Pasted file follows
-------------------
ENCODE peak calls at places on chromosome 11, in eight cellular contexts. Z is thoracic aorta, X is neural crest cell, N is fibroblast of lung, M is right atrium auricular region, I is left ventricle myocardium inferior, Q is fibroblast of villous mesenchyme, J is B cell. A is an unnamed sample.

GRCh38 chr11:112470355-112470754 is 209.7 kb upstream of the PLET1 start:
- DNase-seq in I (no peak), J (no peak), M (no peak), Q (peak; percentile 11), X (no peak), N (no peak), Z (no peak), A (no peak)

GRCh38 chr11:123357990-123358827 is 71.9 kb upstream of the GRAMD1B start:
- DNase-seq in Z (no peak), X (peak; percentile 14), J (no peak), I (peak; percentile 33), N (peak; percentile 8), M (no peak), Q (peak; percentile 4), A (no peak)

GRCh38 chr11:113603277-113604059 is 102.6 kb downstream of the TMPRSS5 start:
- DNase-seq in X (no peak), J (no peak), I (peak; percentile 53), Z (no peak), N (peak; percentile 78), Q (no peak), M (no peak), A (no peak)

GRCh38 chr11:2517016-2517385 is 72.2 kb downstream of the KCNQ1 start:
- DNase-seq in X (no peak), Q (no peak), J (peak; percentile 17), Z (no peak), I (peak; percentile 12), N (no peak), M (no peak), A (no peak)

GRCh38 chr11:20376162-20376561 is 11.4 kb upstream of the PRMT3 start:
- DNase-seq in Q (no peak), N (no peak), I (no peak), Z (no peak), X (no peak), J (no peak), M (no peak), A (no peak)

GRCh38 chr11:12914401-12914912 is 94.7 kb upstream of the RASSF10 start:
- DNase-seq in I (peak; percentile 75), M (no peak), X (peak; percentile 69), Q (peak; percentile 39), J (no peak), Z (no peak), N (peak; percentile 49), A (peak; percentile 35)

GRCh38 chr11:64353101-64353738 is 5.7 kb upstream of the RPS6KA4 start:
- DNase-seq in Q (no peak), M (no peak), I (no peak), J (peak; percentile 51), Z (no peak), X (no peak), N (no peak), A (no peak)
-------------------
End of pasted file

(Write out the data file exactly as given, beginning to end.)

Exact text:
ENCODE peak calls at places on chromosome 11, in eight cellular contexts. Z is thoracic aorta, X is neural crest cell, N is fibroblast of lung, M is right atrium auricular region, I is left ventricle myocardium inferior, Q is fibroblast of villous mesenchyme, J is B cell. A is an unnamed sample.

GRCh38 chr11:112470355-112470754 is 209.7 kb upstream of the PLET1 start:
- DNase-seq in I (no peak), J (no peak), M (no peak), Q (peak; percentile 11), X (no peak), N (no peak), Z (no peak), A (no peak)

GRCh38 chr11:123357990-123358827 is 71.9 kb upstream of the GRAMD1B start:
- DNase-seq in Z (no peak), X (peak; percentile 14), J (no peak), I (peak; percentile 33), N (peak; percentile 8), M (no peak), Q (peak; percentile 4), A (no peak)

GRCh38 chr11:113603277-113604059 is 102.6 kb downstream of the TMPRSS5 start:
- DNase-seq in X (no peak), J (no peak), I (peak; percentile 53), Z (no peak), N (peak; percentile 78), Q (no peak), M (no peak), A (no peak)

GRCh38 chr11:2517016-2517385 is 72.2 kb downstream of the KCNQ1 start:
- DNase-seq in X (no peak), Q (no peak), J (peak; percentile 17), Z (no peak), I (peak; percentile 12), N (no peak), M (no peak), A (no peak)

GRCh38 chr11:20376162-20376561 is 11.4 kb upstream of the PRMT3 start:
- DNase-seq in Q (no peak), N (no peak), I (no peak), Z (no peak), X (no peak), J (no peak), M (no peak), A (no peak)

GRCh38 chr11:12914401-12914912 is 94.7 kb upstream of the RASSF10 start:
- DNase-seq in I (peak; percentile 75), M (no peak), X (peak; percentile 69), Q (peak; percentile 39), J (no peak), Z (no peak), N (peak; percentile 49), A (peak; percentile 35)

GRCh38 chr11:64353101-64353738 is 5.7 kb upstream of the RPS6KA4 start:
- DNase-seq in Q (no peak), M (no peak), I (no peak), J (peak; percentile 51), Z (no peak), X (no peak), N (no peak), A (no peak)